Terry Norris, Consultations Manager at Taylor House
This article is from Signpost 67, Spring 2021
All planning applications potentially affecting a public right of way have to be advertised by a notice on the site of the proposed development and in a local newspaper. This is a legal requirement under Article 15 of the Town and Country Planning (Development Management Procedure) England Order 2015. Some local planning authorities send copies of these notices to the Society. This enables us to look at the planning application on line and check that the path is not threatened by the development. In the case of large developments e.g. those involving the building of a housing estate, we will request improvements to the path, such as better surfacing and path furniture, and links to other paths near to the development. Without sight of these Article 15 notices it is very difficult to ascertain which planning applications might affect public rights of way. The position is made worse by the government’s removal of any obligation to show the line of the path on the location plan within the planning application.
In January 2020 I write to Tameside Planning Services to ask them for a list of their Article 15 notices so we could monitor these applications. This request was firmly rebuffed. If the list was provided for us then other interest groups would want it so there would be an unreasonable burden on the Council. They also pointed out that we could look at the list of planning applications on the Council web site – even though this gives no indication of which proposed developments could affect a PROW and in any event the line of the path is not shown!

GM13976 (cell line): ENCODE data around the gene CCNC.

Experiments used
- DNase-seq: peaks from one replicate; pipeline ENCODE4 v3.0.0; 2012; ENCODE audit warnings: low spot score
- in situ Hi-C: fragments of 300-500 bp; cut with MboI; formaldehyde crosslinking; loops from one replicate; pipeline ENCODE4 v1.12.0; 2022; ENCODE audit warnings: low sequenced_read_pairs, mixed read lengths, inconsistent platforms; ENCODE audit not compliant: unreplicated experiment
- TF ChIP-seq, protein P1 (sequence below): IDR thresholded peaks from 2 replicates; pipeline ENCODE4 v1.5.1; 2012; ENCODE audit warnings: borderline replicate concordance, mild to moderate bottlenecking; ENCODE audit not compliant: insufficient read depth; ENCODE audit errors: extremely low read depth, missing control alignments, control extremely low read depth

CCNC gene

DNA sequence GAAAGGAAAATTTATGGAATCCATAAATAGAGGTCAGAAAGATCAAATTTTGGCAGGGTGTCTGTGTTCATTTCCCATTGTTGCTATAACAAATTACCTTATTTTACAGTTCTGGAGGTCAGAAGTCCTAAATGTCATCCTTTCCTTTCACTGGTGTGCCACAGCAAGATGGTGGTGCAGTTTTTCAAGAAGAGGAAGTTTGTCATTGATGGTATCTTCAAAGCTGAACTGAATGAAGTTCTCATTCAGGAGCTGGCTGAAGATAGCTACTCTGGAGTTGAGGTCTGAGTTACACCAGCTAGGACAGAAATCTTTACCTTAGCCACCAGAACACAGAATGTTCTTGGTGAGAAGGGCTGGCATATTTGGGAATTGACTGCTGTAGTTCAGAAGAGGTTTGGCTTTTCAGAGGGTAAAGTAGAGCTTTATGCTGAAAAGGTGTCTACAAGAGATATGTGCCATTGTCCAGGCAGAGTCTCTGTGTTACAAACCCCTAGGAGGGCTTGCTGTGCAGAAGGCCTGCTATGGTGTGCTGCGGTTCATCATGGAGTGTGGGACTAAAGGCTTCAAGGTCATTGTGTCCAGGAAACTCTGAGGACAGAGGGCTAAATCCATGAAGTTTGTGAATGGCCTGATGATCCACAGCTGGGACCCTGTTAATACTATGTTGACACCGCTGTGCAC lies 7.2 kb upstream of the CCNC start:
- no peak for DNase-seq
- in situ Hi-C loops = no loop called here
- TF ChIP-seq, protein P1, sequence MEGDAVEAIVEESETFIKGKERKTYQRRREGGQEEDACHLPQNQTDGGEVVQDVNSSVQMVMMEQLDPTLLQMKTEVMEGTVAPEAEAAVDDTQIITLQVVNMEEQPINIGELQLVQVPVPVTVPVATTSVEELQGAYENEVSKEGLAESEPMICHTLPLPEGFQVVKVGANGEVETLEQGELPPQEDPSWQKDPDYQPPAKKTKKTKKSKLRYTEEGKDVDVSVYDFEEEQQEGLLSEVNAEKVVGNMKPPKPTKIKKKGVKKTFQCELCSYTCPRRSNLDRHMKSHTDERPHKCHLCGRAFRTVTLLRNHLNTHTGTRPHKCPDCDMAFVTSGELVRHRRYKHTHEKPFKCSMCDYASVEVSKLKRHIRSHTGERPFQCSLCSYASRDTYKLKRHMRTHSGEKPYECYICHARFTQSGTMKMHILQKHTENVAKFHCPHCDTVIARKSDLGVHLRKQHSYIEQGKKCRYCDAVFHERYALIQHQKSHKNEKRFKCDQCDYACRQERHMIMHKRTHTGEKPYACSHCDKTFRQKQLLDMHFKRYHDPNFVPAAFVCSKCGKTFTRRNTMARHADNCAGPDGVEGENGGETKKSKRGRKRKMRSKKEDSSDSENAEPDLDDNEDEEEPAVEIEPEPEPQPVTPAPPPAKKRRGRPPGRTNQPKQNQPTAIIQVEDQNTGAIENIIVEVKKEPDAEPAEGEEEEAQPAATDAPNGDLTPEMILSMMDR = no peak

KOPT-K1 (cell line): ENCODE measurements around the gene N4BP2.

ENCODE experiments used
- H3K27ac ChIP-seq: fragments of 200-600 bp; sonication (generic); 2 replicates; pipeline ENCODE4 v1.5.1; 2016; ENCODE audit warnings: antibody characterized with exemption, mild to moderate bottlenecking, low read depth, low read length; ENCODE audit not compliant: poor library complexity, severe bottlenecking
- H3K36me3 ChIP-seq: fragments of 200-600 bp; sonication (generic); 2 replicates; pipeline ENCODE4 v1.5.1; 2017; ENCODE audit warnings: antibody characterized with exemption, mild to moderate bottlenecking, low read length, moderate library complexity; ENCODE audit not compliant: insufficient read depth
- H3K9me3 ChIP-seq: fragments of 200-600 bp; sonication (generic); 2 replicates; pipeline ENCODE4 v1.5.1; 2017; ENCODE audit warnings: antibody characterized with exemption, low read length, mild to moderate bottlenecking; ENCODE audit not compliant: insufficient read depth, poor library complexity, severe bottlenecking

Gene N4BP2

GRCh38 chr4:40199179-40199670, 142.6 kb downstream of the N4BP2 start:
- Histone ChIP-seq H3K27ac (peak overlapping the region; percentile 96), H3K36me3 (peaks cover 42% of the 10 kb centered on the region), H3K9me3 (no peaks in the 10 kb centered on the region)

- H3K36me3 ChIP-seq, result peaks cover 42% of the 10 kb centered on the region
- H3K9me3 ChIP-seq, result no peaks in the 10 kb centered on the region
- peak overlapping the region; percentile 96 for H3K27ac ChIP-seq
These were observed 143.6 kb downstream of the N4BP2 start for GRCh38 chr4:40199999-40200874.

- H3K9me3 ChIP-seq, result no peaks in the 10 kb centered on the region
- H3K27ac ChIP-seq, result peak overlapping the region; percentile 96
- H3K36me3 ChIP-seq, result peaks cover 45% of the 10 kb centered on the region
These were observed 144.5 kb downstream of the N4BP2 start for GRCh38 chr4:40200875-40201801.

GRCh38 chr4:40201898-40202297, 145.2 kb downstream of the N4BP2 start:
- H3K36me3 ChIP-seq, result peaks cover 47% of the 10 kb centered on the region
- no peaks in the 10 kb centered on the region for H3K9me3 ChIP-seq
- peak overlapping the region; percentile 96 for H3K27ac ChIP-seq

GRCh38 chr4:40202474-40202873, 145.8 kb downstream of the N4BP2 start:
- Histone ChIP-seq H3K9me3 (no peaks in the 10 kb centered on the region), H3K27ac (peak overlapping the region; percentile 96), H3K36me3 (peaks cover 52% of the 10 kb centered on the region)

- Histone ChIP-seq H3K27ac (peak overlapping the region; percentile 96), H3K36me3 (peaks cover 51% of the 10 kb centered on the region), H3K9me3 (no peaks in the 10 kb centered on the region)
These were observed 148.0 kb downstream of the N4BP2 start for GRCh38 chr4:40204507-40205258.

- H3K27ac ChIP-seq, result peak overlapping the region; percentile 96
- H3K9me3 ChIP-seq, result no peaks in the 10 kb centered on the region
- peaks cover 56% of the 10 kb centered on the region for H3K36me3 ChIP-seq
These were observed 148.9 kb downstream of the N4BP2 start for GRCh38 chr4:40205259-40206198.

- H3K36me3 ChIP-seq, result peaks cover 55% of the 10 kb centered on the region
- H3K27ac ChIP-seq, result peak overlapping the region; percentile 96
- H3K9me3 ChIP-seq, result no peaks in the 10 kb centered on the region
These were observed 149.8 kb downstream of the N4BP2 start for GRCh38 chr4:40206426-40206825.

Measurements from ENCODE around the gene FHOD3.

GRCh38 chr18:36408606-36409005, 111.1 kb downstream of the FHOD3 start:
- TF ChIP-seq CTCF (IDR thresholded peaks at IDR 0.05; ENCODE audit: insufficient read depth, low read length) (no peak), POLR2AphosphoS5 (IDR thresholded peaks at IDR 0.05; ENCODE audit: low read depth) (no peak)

I then used Freedom of Information (FOI) Act requests to ask for lists of all Article 15 notices issued over a period of several months. I also looked each week at the Public Notices columns of the Tameside Reporter. The answer to the FOI requests was that there had been no Article 15 notices. Also no notices had appeared in the Tameside Reporter. During the same period my local authority, Kirklees, had issued three or four notices each week. It was not obvious why Tameside, which is subject to similar development pressures, should be totally different
By this time I began to suspect that the law was not always being followed. I set out my concerns in a letter to the Development Control Manager. After failing to receive a satisfactory reply I contacted the complaints section of the Council. The Manager eventually responded by assuring me that his team were following all the legal requirements to advertise planning applications. He quoted as an example an article 15 notice relating to an application affecting Mossley 182. This passes through the site of a proposed house extension. This caused a wry smile as this was a case which I had drawn to the attention of the planning officer at the request of one of our inspectors in Tameside. Chutzpah or what?
This continued the note of absurdity surrounding my complaint joining the failure to agree to send the Society copies of notices which did not exist because it would impose an unreasonable burden.
However, a satisfactory ending. Tameside Planning Services has now agreed to email us a list of all planning applications which potentially affect a public right of way. These are being monitored by our assessors and will be referred to our inspectors where there are concerns
Next: Signpost Report
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